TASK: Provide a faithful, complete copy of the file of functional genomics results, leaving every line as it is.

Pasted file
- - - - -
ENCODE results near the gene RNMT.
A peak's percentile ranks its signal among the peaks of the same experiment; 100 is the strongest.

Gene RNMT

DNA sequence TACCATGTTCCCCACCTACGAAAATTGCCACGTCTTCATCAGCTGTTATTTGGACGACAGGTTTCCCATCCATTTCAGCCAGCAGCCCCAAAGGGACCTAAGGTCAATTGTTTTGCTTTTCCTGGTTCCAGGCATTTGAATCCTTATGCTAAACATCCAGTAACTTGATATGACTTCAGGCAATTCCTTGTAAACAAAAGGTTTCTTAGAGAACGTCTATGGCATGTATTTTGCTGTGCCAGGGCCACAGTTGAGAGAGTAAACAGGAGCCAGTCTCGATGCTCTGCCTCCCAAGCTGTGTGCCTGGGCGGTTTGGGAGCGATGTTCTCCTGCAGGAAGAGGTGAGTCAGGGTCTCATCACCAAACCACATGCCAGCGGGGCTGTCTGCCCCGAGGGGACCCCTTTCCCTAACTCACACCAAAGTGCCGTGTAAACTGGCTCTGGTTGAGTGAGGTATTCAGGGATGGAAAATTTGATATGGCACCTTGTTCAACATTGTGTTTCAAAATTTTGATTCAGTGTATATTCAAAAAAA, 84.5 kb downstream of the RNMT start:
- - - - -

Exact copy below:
ENCODE results near the gene RNMT.
A peak's percentile ranks its signal among the peaks of the same experiment; 100 is the strongest.

Gene RNMT

DNA sequence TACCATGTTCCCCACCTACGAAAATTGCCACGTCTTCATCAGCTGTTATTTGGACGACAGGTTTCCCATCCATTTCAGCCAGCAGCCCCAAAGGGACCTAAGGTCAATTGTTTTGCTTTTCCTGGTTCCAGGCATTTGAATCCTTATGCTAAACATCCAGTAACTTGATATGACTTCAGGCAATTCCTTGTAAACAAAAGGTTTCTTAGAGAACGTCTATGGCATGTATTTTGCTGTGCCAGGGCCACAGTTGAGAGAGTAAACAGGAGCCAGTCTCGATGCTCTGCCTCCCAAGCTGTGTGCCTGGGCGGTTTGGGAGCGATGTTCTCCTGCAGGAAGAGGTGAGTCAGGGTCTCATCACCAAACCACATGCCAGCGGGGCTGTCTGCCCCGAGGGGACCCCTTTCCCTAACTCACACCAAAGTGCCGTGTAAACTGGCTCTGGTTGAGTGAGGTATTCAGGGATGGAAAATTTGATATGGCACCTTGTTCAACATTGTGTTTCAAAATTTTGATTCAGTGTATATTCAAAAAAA, 84.5 kb downstream of the RNMT start: